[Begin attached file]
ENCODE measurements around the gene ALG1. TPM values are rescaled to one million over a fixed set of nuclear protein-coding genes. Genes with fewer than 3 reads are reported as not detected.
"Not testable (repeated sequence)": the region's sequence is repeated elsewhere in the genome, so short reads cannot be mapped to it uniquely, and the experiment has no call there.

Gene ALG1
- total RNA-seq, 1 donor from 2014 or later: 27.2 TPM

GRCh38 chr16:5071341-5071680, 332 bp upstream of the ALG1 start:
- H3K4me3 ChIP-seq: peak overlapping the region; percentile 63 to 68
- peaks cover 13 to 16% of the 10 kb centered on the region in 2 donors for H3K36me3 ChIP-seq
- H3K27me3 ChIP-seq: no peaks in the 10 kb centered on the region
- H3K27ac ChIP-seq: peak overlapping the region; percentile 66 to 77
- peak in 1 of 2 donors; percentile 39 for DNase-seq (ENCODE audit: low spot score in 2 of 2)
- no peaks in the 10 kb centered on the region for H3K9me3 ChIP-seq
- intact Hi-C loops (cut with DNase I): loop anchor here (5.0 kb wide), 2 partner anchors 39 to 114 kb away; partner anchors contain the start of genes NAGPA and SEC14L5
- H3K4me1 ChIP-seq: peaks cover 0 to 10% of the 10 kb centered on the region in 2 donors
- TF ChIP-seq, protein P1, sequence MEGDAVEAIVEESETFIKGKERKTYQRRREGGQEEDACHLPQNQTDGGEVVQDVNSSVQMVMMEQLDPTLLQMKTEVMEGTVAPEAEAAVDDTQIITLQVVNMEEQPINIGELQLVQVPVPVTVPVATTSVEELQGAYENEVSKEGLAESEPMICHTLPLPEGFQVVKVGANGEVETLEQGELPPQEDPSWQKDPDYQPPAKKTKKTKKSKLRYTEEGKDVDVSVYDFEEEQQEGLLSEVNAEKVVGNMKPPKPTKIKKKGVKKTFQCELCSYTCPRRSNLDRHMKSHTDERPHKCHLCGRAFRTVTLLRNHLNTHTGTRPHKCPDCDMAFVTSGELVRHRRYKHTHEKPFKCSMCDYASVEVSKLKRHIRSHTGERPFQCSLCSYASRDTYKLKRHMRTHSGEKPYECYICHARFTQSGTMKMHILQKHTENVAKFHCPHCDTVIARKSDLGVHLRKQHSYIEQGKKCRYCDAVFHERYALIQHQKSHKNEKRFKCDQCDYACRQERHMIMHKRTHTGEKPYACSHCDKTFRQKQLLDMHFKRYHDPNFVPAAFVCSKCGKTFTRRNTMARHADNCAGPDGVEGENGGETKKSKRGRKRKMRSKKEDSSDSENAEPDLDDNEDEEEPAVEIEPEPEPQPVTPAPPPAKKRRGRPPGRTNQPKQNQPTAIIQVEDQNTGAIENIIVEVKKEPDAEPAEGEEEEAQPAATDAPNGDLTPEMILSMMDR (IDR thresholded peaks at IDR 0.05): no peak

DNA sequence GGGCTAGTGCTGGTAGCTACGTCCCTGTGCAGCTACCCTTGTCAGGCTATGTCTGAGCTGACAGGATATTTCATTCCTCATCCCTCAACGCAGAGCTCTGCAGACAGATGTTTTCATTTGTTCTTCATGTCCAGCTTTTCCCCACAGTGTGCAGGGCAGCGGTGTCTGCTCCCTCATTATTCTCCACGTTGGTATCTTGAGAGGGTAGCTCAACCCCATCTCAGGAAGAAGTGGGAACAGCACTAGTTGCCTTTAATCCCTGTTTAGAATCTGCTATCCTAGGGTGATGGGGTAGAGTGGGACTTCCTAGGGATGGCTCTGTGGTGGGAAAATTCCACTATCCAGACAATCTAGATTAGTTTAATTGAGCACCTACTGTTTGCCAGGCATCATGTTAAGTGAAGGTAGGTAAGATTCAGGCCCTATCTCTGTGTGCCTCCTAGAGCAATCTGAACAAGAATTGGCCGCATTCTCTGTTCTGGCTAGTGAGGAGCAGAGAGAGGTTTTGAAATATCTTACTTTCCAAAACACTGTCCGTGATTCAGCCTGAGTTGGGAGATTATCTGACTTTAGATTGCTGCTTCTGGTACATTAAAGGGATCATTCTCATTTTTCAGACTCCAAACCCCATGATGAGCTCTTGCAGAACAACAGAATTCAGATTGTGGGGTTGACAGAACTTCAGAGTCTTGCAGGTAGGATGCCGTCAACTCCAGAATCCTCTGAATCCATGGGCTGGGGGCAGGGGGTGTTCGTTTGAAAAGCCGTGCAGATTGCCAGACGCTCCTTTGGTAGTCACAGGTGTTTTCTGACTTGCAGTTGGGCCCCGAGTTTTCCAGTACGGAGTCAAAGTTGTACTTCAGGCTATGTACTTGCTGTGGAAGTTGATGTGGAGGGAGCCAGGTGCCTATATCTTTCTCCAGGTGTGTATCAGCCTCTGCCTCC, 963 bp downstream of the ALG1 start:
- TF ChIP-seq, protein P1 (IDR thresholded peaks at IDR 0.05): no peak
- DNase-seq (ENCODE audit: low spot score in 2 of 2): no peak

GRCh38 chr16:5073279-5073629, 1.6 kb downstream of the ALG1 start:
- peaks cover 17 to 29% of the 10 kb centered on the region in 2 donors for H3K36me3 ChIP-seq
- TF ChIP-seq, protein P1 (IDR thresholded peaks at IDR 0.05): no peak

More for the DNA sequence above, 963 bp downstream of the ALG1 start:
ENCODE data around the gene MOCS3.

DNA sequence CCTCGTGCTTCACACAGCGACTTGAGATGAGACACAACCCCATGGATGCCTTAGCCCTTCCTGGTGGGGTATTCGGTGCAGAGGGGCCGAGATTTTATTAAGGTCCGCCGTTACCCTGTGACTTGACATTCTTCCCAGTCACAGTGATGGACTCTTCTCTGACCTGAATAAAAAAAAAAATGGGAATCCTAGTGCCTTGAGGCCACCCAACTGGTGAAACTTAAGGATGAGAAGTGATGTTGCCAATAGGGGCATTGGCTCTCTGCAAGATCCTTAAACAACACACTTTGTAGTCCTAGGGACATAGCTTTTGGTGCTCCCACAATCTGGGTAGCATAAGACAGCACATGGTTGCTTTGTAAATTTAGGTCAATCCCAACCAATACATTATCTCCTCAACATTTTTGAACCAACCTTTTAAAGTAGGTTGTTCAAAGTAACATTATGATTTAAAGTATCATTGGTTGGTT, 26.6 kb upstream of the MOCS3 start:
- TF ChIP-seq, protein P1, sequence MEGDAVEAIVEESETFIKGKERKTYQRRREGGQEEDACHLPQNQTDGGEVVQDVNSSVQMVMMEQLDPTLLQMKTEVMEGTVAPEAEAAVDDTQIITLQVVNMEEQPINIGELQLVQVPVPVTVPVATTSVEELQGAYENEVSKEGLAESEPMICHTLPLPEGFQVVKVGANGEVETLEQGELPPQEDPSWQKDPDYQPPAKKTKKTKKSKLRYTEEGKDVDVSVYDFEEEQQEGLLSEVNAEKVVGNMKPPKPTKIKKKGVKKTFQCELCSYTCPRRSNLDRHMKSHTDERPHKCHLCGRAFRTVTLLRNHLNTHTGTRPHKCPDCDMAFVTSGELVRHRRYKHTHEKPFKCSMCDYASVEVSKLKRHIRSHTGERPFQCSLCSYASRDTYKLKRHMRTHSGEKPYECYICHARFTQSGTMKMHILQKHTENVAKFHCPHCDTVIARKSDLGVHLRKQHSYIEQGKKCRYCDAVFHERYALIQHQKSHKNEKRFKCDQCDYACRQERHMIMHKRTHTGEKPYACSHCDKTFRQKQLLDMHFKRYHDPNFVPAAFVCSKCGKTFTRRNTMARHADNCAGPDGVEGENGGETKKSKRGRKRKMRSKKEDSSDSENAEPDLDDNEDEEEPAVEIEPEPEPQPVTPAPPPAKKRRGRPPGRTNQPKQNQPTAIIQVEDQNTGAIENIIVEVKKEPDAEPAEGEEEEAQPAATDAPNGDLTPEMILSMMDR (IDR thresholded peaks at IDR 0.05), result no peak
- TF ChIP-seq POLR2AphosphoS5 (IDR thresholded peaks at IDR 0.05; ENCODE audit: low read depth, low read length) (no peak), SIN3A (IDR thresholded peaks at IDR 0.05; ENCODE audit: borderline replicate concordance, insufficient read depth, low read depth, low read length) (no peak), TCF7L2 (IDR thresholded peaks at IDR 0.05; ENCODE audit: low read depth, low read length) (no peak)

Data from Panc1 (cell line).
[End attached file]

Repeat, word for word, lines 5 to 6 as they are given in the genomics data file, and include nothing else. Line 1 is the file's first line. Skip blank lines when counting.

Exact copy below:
GRCh38 chr16:5071341-5071680, 332 bp upstream of the ALG1 start:
- H3K4me3 ChIP-seq: peak overlapping the region; percentile 63 to 68